With Olivier Giroud in comparatively good form after netting twice in his last four internationals – including the late, late equaliser in Madrid when France previously met Spain – Benzema’s place is deservedly under immense threat.
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|“Benzema can add the je ne sais quoi“
By Ben Hayward
There are few finer frontmen in the world today than Karim Benzema.
Take a look at the other names considered to be among the world’s best centre-forwards and the list conjures up some interesting faces.
The likes of Radamel Falcao, Robin van Persie, Mario Gomez, David Villa, Zlatan Ibrahimovic, Sergio Aguero, Mario Balotelli, Gonzalo Higuain, Luis Suarez, Edinson Cavani and, although not strictly a striker, Lionel Messi spring to mind. But none of them are French.
Benzema is the first-choice central striker for Real Madrid, usually preferred to Argentina’s Higuain (who, ironically, was born in France) in the big games for the Santiago Bernabeu side. And if he is good enough for one of the world’s top clubs, he is surely good enough for les Bleus. After all, this is far from a golden generation of French forwards. Had he been up against Thierry Henry and David Trezeguet at their very best, Karim would have been looking at a long spell on the bench. But in today’s team, he remains a better bet than Olivier Giroud.
The Arsenal striker scored a late leveller against Spain in France’s 1-1 draw at the Vicente Calderon back in October and could potentially cause problems for the World Cup winners again on Tuesday with his height and physical presence. But Benzema can add the je ne sais quoi – the touch of magic and aura that les Bleus will need if they are to pull off a vital win in Paris. Spain are not afraid of Giroud, nor are they for that matter of Loic Remy, Jeremy Menez or Bafetimbi Gomis. But they do fear Benzema.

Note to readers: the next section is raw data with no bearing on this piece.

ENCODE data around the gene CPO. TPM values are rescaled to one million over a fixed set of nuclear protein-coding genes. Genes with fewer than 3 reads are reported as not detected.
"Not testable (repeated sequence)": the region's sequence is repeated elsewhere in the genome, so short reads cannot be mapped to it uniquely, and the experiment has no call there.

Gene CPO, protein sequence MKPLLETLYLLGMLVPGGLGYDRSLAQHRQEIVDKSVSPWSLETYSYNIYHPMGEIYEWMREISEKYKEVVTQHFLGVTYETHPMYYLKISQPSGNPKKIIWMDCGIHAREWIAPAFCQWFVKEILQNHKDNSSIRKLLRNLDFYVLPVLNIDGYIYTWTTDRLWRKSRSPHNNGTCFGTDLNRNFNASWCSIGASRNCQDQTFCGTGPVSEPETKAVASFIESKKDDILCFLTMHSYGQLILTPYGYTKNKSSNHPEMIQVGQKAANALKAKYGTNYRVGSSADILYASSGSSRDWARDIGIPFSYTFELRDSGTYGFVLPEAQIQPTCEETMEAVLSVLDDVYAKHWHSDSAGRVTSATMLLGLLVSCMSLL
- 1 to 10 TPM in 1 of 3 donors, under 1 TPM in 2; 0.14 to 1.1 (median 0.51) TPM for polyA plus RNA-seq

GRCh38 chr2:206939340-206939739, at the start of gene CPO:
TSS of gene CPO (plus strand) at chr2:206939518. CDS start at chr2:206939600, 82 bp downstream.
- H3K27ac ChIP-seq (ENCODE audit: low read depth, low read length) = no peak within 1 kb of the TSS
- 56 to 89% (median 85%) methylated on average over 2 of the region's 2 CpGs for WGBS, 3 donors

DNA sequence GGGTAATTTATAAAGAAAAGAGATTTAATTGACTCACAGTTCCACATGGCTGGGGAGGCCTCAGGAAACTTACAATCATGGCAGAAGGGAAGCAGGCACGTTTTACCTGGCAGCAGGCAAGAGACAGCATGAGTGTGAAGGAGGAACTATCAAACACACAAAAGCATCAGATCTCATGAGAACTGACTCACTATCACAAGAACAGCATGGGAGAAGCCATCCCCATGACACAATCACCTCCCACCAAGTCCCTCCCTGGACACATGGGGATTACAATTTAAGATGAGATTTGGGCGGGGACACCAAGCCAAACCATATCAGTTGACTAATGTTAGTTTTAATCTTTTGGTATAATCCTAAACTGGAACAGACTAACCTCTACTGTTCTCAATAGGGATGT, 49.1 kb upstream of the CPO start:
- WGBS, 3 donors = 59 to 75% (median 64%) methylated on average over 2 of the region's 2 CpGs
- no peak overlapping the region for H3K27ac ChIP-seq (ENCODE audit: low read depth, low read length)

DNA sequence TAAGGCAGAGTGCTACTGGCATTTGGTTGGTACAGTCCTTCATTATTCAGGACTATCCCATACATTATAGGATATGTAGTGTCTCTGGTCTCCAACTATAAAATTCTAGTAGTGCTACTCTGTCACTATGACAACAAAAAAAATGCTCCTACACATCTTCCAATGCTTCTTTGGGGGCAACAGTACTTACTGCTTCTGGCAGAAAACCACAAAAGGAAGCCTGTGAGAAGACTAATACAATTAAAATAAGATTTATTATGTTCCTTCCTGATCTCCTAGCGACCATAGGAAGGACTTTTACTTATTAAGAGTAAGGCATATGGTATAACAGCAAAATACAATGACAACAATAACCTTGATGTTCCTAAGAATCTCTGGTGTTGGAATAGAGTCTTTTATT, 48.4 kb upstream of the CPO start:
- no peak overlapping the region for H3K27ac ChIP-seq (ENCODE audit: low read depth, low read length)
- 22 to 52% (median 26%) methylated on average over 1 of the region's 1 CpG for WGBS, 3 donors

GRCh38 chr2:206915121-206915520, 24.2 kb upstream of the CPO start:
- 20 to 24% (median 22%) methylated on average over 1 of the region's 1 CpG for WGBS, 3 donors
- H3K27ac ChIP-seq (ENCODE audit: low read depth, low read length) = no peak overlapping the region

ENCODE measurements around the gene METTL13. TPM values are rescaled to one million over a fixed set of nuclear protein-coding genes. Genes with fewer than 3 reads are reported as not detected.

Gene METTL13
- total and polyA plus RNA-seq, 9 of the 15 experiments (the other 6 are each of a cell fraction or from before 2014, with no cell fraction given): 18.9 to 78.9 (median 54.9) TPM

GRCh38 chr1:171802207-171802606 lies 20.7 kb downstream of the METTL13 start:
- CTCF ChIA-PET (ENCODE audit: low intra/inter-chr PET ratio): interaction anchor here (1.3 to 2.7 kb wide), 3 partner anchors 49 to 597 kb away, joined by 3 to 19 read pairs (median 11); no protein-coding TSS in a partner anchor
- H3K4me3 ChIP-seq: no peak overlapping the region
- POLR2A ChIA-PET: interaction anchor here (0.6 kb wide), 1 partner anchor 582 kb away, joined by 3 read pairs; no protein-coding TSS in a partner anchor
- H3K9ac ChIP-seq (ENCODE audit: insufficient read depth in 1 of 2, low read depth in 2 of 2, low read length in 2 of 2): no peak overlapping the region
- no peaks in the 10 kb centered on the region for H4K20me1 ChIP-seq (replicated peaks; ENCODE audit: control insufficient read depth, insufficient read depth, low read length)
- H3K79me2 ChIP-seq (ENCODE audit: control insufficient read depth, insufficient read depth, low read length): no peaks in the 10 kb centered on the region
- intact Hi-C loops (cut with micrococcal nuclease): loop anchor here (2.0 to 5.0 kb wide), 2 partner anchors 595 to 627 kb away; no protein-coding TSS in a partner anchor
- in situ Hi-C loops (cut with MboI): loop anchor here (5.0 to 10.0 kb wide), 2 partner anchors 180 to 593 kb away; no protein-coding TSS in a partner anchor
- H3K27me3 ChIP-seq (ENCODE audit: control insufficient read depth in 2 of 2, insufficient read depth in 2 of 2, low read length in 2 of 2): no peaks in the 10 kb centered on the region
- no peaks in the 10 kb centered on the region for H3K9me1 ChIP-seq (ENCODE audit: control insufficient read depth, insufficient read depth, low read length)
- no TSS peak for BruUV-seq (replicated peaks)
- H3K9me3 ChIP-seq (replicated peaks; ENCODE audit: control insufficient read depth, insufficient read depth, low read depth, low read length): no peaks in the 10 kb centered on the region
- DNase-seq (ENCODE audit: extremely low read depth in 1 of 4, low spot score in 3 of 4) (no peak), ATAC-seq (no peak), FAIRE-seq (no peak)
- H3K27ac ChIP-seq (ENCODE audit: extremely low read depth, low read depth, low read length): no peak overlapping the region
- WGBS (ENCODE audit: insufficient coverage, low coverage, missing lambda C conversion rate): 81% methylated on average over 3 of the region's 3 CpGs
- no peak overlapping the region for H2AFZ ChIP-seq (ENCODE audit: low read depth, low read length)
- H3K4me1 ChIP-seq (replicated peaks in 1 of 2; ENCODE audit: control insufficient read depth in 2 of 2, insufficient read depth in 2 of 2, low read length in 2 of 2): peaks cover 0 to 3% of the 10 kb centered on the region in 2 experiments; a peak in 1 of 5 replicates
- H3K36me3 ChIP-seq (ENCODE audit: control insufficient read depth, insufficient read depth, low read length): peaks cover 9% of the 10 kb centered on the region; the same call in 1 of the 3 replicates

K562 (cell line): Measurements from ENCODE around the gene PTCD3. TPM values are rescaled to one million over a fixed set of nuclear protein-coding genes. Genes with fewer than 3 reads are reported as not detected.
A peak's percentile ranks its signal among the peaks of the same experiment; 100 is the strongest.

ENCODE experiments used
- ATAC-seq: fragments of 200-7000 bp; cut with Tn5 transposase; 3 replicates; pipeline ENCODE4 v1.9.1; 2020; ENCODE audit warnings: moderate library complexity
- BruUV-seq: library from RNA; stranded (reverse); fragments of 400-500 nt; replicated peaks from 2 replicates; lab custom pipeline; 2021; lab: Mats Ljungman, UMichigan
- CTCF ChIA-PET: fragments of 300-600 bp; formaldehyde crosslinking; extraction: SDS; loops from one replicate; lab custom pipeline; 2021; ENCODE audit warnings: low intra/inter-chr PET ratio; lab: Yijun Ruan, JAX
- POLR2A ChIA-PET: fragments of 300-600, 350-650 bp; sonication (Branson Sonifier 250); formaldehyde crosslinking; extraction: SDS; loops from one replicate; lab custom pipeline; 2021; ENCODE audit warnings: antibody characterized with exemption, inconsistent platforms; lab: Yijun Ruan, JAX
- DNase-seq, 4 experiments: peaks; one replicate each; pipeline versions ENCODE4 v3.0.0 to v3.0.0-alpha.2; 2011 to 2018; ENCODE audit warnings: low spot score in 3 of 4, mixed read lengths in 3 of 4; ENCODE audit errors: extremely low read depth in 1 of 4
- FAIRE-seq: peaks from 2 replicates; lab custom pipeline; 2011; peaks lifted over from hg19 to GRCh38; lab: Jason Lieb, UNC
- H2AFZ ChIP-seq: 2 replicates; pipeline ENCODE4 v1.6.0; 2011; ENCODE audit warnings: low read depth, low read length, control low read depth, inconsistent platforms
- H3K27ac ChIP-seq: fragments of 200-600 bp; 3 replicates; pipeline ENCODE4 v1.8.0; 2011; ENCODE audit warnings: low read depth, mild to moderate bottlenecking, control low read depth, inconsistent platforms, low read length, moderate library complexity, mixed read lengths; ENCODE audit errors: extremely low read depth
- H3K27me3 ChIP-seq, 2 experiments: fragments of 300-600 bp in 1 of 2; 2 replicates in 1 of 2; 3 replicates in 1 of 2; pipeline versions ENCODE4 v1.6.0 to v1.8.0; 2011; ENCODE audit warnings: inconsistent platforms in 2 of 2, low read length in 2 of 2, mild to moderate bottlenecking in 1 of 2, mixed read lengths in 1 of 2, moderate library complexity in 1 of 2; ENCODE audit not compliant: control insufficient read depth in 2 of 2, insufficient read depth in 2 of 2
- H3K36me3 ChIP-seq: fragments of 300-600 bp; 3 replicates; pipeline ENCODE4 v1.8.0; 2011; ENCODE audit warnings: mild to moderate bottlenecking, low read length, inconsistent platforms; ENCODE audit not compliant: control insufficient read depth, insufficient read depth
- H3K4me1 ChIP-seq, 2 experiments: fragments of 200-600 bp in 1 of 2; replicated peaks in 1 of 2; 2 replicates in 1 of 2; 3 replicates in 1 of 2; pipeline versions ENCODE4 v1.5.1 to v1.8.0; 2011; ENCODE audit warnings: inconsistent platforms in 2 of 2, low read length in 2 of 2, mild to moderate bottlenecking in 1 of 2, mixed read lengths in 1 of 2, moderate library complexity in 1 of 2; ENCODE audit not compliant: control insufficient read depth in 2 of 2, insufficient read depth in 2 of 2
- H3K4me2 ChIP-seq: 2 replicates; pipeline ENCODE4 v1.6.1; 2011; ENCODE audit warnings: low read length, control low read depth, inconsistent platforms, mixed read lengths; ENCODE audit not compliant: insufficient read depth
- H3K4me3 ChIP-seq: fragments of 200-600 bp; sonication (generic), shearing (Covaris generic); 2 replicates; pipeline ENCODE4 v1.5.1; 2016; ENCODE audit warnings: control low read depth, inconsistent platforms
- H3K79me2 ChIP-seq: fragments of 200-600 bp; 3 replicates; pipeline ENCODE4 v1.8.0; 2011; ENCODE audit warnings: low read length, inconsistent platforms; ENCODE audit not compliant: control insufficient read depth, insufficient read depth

At Madrid and under Jose Mourinho, the former Lyon forward often reacts positively to negative press and criticism. Against Spain he has the ideal opportunity to prove his doubters wrong and make a real statement of intent – especially after former France boss Raymond Domenech described the striker as ‘useless’ this week on Twitter.
Domenech is perhaps not the one to be lecturing the players, given his abysmal leadership at Euro 2008 and the 2010 World Cup, yet his words are likely to motivate Benzema and, with so much at stake on Tuesday, the Paris public would do well to support their striker. When he turns it on, the 25-year-old can cause problems to any side in the world with his excellent technical ability and fine finishing. The touch of fantasy he can bring to France’s forward line could make victory against Spain a reality, and it is in big games like this one when the top players step up. So despite all the recent criticism and his poor performances, France must back Benzema on Tuesday.